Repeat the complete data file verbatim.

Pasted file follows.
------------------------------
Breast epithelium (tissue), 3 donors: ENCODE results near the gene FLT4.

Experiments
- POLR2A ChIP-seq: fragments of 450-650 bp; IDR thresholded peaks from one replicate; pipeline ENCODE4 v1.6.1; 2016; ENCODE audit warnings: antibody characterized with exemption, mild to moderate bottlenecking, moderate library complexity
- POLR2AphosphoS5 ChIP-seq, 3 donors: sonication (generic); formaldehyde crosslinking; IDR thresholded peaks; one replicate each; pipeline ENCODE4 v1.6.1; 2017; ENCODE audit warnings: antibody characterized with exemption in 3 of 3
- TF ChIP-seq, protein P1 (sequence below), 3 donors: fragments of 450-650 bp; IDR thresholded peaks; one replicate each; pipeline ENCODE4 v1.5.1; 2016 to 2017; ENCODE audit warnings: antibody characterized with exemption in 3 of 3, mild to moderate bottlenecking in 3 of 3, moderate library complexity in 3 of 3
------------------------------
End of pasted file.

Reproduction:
Breast epithelium (tissue), 3 donors: ENCODE results near the gene FLT4.

Experiments
- POLR2A ChIP-seq: fragments of 450-650 bp; IDR thresholded peaks from one replicate; pipeline ENCODE4 v1.6.1; 2016; ENCODE audit warnings: antibody characterized with exemption, mild to moderate bottlenecking, moderate library complexity
- POLR2AphosphoS5 ChIP-seq, 3 donors: sonication (generic); formaldehyde crosslinking; IDR thresholded peaks; one replicate each; pipeline ENCODE4 v1.6.1; 2017; ENCODE audit warnings: antibody characterized with exemption in 3 of 3
- TF ChIP-seq, protein P1 (sequence below), 3 donors: fragments of 450-650 bp; IDR thresholded peaks; one replicate each; pipeline ENCODE4 v1.5.1; 2016 to 2017; ENCODE audit warnings: antibody characterized with exemption in 3 of 3, mild to moderate bottlenecking in 3 of 3, moderate library complexity in 3 of 3